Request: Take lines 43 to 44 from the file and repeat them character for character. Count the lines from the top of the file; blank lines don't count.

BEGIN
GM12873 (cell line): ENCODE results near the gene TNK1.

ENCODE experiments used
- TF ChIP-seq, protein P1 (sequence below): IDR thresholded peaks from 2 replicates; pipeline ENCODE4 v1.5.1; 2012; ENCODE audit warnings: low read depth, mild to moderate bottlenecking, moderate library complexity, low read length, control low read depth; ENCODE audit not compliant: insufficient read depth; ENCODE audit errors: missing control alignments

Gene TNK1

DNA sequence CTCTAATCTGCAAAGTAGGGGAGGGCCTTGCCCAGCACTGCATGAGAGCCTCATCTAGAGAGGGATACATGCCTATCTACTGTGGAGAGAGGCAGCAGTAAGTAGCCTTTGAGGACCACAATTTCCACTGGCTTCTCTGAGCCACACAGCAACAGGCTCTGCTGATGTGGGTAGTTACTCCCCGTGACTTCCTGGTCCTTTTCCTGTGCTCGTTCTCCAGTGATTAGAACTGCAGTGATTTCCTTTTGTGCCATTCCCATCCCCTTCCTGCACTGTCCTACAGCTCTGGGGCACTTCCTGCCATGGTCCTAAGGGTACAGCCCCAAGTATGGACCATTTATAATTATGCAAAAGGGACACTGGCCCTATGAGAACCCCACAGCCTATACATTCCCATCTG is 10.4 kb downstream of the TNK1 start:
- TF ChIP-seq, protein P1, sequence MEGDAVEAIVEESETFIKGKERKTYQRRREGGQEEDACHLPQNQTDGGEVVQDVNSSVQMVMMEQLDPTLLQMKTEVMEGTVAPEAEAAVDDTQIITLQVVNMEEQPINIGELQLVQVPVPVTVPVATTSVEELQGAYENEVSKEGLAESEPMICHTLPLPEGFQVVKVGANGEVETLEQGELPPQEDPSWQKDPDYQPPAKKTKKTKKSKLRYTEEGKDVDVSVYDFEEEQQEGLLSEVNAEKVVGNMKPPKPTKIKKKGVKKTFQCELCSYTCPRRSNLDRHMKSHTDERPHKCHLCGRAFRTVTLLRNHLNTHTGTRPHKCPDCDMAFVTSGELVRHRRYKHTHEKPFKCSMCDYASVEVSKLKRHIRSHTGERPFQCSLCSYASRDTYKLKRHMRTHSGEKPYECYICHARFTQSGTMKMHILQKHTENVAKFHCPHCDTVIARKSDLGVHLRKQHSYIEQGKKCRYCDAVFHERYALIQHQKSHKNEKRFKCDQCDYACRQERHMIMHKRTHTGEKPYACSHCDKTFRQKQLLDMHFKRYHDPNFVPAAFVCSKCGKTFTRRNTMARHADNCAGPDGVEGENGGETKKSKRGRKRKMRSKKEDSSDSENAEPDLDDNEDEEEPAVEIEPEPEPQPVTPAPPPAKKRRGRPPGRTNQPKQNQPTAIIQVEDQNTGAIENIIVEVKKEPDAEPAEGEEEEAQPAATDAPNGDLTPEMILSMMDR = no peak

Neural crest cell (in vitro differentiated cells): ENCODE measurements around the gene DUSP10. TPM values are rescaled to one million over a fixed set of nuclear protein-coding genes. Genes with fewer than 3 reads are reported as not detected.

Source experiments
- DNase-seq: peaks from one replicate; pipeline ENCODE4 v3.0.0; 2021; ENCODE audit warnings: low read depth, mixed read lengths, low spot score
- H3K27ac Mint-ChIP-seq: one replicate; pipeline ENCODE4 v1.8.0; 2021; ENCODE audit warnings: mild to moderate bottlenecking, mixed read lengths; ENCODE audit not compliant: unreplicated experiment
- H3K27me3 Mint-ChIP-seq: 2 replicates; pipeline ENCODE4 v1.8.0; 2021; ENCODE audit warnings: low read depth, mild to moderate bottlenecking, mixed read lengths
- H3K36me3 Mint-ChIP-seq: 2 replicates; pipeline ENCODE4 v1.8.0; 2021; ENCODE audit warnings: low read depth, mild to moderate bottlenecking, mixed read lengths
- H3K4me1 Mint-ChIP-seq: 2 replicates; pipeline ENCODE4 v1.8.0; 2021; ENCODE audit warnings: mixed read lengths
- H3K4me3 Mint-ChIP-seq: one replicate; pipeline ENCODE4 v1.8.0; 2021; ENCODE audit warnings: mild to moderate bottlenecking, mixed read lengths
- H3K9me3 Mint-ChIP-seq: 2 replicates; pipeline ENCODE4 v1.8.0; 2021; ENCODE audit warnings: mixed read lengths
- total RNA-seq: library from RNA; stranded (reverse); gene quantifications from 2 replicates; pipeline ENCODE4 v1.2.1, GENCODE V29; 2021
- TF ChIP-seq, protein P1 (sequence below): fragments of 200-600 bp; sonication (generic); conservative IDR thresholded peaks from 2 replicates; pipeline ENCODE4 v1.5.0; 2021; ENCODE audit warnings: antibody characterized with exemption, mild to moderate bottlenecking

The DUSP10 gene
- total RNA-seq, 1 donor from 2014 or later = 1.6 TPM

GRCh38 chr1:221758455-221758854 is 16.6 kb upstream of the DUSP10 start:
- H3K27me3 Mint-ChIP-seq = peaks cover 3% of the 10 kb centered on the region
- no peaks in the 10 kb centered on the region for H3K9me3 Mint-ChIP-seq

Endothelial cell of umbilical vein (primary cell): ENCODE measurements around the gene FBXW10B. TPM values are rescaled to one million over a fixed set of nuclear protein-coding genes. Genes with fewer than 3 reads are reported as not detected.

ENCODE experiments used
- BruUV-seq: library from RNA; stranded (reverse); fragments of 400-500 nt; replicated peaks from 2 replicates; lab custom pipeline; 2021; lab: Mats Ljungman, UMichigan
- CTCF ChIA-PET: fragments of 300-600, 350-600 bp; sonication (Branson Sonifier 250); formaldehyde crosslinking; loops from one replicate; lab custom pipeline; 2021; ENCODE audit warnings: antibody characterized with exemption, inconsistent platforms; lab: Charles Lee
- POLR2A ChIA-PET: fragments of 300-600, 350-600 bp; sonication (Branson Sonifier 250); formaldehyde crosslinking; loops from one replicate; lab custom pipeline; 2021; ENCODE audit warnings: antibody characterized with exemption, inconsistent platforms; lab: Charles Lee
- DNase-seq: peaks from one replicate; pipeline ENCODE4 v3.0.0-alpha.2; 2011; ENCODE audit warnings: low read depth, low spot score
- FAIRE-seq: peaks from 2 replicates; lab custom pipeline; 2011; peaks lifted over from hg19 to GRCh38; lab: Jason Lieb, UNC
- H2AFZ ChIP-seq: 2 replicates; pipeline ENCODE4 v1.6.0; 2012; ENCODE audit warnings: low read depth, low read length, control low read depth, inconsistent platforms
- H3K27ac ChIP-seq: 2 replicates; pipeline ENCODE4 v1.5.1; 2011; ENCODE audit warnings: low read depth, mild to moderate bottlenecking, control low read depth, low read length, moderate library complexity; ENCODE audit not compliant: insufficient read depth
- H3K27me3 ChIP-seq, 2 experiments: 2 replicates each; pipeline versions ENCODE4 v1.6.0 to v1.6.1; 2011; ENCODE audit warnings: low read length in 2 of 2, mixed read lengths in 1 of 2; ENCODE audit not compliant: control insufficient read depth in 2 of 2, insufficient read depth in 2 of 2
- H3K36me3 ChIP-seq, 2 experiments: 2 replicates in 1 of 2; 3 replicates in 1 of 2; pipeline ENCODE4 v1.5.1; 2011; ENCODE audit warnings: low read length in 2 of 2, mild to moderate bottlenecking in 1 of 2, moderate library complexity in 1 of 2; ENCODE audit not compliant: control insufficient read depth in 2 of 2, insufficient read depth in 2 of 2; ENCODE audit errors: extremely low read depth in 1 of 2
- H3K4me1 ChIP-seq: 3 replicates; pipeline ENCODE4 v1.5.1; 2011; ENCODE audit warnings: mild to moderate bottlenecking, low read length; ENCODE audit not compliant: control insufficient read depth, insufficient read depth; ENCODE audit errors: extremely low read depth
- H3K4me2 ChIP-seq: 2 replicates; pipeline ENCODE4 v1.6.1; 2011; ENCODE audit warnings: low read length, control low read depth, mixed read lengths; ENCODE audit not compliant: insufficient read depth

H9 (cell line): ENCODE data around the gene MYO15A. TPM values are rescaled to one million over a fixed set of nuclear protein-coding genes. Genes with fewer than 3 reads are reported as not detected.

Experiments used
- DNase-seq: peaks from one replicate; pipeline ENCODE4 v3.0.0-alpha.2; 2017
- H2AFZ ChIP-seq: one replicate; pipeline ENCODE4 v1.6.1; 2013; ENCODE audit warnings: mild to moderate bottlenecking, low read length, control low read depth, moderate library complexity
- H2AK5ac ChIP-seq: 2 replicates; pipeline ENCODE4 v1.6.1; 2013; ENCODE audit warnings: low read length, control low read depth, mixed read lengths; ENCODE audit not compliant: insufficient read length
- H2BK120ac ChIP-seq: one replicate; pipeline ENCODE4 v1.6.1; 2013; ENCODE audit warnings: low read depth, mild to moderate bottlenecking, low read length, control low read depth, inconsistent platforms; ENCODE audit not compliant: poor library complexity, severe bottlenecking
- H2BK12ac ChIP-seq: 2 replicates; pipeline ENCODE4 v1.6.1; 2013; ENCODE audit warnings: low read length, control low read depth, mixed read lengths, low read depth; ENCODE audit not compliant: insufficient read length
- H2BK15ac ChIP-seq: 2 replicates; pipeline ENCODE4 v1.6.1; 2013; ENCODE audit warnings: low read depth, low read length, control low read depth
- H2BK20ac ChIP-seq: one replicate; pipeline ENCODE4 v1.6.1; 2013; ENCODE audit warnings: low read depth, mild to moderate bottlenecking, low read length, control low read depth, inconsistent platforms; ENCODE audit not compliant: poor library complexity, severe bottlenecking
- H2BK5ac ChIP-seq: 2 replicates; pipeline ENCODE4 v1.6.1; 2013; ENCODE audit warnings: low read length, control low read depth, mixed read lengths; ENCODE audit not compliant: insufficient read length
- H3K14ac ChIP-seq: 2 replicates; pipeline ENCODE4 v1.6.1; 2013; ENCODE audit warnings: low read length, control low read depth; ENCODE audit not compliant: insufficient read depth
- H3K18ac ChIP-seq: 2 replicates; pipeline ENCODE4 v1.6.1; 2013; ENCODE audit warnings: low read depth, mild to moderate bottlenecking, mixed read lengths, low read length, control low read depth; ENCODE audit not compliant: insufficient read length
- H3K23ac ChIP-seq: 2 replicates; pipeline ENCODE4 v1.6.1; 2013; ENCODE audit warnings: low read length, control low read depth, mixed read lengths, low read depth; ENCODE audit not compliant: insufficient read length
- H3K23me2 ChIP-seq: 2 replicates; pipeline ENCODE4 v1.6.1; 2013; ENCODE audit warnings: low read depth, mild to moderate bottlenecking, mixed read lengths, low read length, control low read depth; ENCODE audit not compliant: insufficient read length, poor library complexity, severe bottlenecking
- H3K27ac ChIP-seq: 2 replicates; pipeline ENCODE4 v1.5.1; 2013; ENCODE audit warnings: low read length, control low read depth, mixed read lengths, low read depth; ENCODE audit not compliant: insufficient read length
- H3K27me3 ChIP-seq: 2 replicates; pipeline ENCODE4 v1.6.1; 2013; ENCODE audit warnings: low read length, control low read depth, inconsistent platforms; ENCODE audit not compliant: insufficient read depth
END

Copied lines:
- H2BK15ac ChIP-seq: 2 replicates; pipeline ENCODE4 v1.6.1; 2013; ENCODE audit warnings: low read depth, low read length, control low read depth
- H2BK20ac ChIP-seq: one replicate; pipeline ENCODE4 v1.6.1; 2013; ENCODE audit warnings: low read depth, mild to moderate bottlenecking, low read length, control low read depth, inconsistent platforms; ENCODE audit not compliant: poor library complexity, severe bottlenecking